Believe in thermodynamics
In the morning both your body and the environment are at their coldest. This is very discouraging from the warmth of your covers. But after just 5 minutes of exercise, your body temperature will have become a pleasant warmth. Morning-you doesn’t believe this will happen. It thinks you’re going to be cold forever. Overrule that thought and get going, the sooner you get moving the sooner you’ll be warm.
Rotate and articulate all joints.
Exercise injuries are usually clustered around joints, not muscles. In the morning your joints are fresh, but cold. Before you start exercising, take your joints through their complete range of motion. This heats up and softens the cartilage, and freshens the synovial fluid in your joint capsules. You DON’T need to be doing big deep muscle stretches before morning exercise. The muscles will warm up correctly with movement. It’s your joints that need the warm-up, not your muscle tissue.
Should you eat something before your early morning exercise? It depends.
If you’re just looking to burn some calories and get general health benefits from early morning exercise, then you’ll be fine running on empty. If you need power for your morning exercise (because you’ll be doing muscle building training) then have a small pre-workout snack such as a banana or slice of toast. The glucose from that snack will greatly increase your muscular performance, giving you a better effect than doing the workout under-fueled.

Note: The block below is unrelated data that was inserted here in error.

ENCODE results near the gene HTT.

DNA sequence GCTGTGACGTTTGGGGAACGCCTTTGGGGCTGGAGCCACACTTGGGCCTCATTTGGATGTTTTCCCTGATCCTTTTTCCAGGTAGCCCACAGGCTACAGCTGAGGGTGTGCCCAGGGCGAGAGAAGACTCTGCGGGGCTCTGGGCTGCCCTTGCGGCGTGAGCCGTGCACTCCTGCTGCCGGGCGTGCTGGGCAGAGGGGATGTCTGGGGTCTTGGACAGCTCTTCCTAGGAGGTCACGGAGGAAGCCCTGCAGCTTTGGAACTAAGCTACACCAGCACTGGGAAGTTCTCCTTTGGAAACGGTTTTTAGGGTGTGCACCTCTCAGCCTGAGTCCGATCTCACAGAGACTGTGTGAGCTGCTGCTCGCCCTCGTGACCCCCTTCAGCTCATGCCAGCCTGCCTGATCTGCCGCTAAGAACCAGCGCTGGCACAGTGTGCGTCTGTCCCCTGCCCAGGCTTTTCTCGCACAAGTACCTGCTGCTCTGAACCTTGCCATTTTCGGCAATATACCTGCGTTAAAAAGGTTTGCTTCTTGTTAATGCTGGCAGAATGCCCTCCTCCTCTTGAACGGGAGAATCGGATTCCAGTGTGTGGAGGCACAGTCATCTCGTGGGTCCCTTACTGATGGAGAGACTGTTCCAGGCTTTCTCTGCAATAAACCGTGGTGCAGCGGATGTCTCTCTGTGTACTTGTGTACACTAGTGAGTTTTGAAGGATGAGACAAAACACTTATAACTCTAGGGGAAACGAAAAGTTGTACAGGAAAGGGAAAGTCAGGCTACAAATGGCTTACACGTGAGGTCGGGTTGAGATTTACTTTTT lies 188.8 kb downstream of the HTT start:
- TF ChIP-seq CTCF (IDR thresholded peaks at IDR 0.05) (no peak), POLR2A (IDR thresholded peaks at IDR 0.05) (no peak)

Don’t ruin the effect of morning exercise with too many treats!
The one danger point of early-morning exercise is that you feel so good about yourself that you let a lot of treats pile up during the day. Scone at the café on the way to work? Why not? I did go for a jog this morning, right? Some extra fries at lunch? Sure! I did go for a jog this morning after all. A bite of something sweet after dinner? No problem, I did go for a jog early this morning!”
Thinking like this is equivalent to being so proud of yourself for putting money in your savings account that you go buy yourself something extra nice to celebrate. It’s a poor way to make progress.
Don’t worry about perfect streaks. Perfection is brittle.
As you get started, you’ll likely have a day where things don’t come together and you miss your morning session. Don’t fall into the trap of thinking one missed day has broken your perfect record and now there’s no point in continuing. Just get it right the next day and move forward. Progress is the goal, not perfection.
If you haven’t found an exercise routine that sticks, give the “pay yourself first” early morning method a try. The savings account you’re paying into is worth more than all the money in the world. Health and wellness is priceless!
Want to read more about the connection between personal finance and personal fitness?
Patrick Reynolds // Kenzai Founder